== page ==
What’s the whole deal about writing fast? Why is it such a trend? One, we know writers who write more and have more books to sell — sell more books! You have fans that want to gobble up everything you write and you’re under the gun to write faster. But, you don’t want to just churn out crap.
I hear you. In “The Writer’s Coloring Book®” (sorry, one bit of shameless self-promotion) I devote an entire chapter to this subject and offer techniques to help you churn out a first draft very quickly. And you must understand, these techniques ONLY apply to writing the first draft — that ugly, uncertain, first glimmering thing — that must come out of your brain and onto the page. Once you have it on paper, then you can dissect it, figure out what the story is really all about, and design your plan of attack for the next revision.
One of the benefits of writing this way allows you to see the movie in your head in real time. You watch your characters in action, you listen to what they say and you just scribble down as much information as you can. When your inner editor wants to butt in, just tell her “don’t worry, don’t worry, we’ll fix this later.”
I can already hear some of you freaking out right now. Writing at top speed is a scary thing. But, you have to set the bar high and push yourself to reach it. And look at it this way, you have created a set of characters and you are putting them through all sorts of hell (I’m sure you are, lots of conflicts, lots of opportunities for your character to grow). Why not put yourself in a similar situation? That’s what I did when I decided to write 8,000 words a day. Yup, you heard me, 8,000. The goal was to do it for 10 days straight, thus producing 80,000 words. But I totally hit the wall on day 6. I’d churned out 55,000 words, none that I would ever show to another soul, but that draft served as the seed for my novel. A couple drafts later I had my 95,000 word final draft.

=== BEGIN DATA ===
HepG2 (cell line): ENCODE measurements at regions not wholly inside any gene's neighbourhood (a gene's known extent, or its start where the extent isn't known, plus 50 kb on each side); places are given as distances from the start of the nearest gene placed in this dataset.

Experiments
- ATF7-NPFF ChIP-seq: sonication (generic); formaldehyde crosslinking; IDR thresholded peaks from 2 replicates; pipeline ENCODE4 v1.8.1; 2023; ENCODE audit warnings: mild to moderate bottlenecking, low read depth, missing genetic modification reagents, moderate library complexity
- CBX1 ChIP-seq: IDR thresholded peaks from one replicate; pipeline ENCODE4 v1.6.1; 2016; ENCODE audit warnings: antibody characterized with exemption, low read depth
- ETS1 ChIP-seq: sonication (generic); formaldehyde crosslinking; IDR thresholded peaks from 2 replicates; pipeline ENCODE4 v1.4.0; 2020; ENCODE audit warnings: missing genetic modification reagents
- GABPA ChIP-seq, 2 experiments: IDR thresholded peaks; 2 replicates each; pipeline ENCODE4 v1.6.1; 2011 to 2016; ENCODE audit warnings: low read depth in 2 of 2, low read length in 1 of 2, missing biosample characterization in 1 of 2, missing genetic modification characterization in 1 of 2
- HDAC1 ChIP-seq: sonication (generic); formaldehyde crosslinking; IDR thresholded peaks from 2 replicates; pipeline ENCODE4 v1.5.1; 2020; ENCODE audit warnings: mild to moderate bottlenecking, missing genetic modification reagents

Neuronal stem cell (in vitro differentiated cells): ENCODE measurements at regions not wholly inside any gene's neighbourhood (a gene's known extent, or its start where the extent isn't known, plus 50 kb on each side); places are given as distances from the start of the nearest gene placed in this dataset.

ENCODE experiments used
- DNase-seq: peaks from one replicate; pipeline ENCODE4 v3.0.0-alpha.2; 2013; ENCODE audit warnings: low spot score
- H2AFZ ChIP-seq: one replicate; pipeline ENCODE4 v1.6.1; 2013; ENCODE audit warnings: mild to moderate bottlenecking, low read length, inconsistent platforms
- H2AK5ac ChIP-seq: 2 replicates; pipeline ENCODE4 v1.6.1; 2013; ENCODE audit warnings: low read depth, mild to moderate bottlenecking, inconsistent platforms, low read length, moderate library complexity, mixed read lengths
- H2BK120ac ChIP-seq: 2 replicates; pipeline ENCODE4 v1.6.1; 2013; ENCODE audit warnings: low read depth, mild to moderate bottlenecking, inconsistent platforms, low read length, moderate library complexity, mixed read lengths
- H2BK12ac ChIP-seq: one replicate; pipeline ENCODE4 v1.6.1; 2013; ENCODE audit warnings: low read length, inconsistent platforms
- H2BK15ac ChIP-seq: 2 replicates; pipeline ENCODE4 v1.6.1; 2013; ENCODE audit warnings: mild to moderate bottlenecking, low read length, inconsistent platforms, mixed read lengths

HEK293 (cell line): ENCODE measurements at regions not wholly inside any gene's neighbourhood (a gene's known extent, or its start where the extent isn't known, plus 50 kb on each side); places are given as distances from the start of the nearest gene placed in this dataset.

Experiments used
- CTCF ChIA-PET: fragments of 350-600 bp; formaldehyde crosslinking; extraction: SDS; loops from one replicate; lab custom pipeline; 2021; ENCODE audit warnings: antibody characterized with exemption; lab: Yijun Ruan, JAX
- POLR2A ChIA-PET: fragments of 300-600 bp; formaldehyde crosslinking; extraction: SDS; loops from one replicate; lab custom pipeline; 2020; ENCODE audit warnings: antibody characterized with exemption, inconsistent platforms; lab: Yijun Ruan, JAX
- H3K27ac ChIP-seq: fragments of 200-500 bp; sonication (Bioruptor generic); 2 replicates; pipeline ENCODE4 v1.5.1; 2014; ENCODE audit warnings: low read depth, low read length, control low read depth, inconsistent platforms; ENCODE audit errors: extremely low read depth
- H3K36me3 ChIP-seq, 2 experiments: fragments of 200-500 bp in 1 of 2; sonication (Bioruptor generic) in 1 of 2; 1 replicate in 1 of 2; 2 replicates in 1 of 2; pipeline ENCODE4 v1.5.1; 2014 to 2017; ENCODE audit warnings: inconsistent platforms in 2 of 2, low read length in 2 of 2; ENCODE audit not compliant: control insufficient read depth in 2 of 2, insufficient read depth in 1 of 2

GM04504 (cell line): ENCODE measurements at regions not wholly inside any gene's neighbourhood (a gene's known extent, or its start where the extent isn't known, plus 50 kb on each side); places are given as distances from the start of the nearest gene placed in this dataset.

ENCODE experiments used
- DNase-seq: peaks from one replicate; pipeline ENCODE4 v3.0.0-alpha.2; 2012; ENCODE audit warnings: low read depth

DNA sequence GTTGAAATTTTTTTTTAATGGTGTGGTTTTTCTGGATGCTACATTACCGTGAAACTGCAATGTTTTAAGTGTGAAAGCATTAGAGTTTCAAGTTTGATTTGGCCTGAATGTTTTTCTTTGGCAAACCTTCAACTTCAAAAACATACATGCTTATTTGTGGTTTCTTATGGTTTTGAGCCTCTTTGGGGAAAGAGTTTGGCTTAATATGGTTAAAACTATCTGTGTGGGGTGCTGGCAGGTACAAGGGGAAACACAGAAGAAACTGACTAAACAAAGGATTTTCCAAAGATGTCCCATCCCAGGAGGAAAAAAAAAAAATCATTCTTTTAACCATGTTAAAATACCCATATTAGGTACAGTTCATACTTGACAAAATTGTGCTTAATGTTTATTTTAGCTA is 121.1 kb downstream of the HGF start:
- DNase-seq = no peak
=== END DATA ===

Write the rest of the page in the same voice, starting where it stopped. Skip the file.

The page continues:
So, here are my 8 tips for writing fast:
TIP 1: Be prepared. Before you begin each writing session, have all of your materials handy, your scene plan, an outline, some notes on what will happen in your scene. This is essential, even if all you have is a list and character names. You want to have some kind of prompt so you won’t be writing “blind.”
TIP 2: Think about the needs and conventions of your final project to determine your total word count goal. If you are writing a novel and your best guess is that your final total word count will be between 75,000 and 100,000 words, set your word count goal for 60,000. This will give you one big chunk of story, with enough room to add or subtract characters, other story arcs, or any number of other elements to play with in your later drafts.
TIP 3: Determine your word count goal for your writing sessions. I am assuming that you will be working on a computer. Find a website that lets you take a free typing test to determine how many words a minute you can type. For example, I can crank out 65 words a minute. Now multiply that by 60. So 65 x 60= 3,900. That means at full speed I can crank out 3,900 words in one hour. To be conservative, I set my goal to 3,500 words in one hour. I know, I can feel you all freaking out, because that just sounds impossible.